Did Alexander II deserve the title Tsar Liberator?

1229 words 5 pages
Did Alexander II deserve the title “Tsar Liberator”?
Taking control of autocratic Russia in 1855, Alexander II was the successor to his father Tsar Nicolas I having been trained his entire life to take on the role. During his reign as Tsar, Alexander passed many reforms all of which varied in political, social and economic stance. His most famous reform was deemed to be that of the emancipation of the Serfs, gaining him the title ‘Tsar Liberator’ as many believed that his effort to free those who had be bound by slavery, made him a hero. However some question whether he truly deserved this title as many reforms became reactional and many initially liberating reforms were revoked in order to ensure the security of the autocracy. As
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In 1862, Alexander II reduced the army service time by 19 years and whilst this may seem a social reform, it also affected politics. Less people trained in combat meant that the chances of an attack on the Tsar was less likely and as the time was reduced, most people serving in the army were less likely to be resentful of their participation and more willing to follow orders from above. The reshuffle of government in 1864 with Zemstvas taking over local governments and government generals being appointed meant that Alexander could easily control a majority of the smaller states throughout Russia. The more people he had controlling the peasants the better off he would be.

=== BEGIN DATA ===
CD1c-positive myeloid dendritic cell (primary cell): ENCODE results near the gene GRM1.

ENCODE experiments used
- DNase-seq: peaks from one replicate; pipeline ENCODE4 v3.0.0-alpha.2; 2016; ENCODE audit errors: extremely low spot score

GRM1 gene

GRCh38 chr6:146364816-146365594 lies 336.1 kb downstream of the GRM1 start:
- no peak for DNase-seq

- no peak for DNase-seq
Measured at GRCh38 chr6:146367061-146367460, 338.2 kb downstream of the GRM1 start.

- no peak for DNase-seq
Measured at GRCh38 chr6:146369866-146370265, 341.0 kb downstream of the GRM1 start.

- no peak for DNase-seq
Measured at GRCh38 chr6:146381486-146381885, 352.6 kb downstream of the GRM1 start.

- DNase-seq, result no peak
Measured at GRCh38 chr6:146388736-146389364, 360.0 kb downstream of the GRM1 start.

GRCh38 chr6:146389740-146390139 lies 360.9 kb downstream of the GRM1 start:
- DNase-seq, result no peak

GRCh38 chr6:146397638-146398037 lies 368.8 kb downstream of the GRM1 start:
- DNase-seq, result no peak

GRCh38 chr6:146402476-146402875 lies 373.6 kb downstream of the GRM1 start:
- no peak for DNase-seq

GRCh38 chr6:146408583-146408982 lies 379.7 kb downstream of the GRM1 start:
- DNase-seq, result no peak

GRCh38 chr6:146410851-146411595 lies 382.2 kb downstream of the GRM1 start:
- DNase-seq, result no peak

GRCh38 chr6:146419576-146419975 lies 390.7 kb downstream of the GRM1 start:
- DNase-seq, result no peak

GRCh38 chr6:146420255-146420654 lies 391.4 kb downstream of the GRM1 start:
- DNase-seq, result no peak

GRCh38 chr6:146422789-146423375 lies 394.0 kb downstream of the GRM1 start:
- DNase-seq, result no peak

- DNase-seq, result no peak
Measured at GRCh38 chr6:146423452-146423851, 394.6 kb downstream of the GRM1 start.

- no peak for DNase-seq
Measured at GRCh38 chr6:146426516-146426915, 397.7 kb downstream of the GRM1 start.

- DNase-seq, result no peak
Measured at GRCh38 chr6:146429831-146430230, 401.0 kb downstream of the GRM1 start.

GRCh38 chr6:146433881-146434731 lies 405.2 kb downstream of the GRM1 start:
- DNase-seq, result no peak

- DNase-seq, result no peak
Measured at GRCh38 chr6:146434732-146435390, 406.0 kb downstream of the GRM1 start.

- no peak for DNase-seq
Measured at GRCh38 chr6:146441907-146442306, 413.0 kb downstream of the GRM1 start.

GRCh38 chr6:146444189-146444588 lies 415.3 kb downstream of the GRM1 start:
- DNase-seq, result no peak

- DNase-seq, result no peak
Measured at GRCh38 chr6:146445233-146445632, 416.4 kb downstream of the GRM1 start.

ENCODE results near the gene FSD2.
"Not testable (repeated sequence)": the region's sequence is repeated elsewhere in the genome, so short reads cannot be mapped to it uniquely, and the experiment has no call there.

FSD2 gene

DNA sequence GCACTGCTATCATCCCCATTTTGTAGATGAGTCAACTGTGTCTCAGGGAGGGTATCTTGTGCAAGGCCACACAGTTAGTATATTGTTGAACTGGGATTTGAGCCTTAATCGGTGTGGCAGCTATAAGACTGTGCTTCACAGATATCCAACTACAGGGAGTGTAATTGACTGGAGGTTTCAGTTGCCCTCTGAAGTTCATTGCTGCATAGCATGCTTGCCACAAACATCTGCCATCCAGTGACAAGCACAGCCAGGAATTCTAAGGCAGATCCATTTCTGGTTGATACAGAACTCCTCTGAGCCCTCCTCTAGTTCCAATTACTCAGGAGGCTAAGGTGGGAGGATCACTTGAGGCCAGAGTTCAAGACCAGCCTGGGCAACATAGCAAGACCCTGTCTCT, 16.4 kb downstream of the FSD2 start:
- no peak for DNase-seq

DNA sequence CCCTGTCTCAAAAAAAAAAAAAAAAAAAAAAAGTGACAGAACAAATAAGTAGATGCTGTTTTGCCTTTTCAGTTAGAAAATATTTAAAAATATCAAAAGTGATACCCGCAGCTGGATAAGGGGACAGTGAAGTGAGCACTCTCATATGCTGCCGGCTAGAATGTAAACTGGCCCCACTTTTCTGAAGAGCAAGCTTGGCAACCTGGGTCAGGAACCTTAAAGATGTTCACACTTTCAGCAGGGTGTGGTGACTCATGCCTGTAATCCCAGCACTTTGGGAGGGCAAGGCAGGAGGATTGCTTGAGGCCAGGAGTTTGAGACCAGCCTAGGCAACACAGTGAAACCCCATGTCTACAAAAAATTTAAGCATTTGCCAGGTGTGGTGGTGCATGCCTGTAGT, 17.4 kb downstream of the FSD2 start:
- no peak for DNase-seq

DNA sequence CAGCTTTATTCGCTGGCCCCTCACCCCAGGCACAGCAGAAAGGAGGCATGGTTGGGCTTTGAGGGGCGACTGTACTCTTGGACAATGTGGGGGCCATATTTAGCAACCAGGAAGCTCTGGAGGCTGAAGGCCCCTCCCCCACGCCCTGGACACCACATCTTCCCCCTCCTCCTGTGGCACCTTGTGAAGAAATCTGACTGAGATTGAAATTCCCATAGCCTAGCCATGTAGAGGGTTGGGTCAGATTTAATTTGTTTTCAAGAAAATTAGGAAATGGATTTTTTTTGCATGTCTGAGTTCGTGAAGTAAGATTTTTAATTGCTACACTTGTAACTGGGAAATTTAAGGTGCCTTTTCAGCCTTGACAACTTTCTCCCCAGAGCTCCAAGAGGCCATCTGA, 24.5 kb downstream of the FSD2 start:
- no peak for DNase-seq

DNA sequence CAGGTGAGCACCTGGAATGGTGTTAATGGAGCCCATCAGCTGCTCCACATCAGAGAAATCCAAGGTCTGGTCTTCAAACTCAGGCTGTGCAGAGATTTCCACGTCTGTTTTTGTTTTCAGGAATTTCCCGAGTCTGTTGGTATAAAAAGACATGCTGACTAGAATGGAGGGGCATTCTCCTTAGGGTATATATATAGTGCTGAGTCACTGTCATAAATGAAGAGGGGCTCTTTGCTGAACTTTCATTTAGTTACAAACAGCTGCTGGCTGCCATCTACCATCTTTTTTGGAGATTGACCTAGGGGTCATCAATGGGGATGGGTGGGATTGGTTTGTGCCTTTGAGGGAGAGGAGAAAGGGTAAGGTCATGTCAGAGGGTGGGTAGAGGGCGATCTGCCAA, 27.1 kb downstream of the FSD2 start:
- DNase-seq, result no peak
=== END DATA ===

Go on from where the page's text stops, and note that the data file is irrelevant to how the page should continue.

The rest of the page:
It is at this point that the rasion d’étre behind these reforms is questioned; on the surface they appear to be put in place with the intention of making government more transparent, however when each reform is analysed it is possible to see how they could be used in order to further control the Russian people and reduced the opposition against the autocracy.

The final category that the reforms fall into is economic, in this division; Alexander appears to be more liberal towards the people of Russia. Investments in rail, steel and the overall industrialisation of Russia started taking place and the Russian economy thrived on it, resulting in a new State Bank being established in 1866 to give the currency a steadier ground.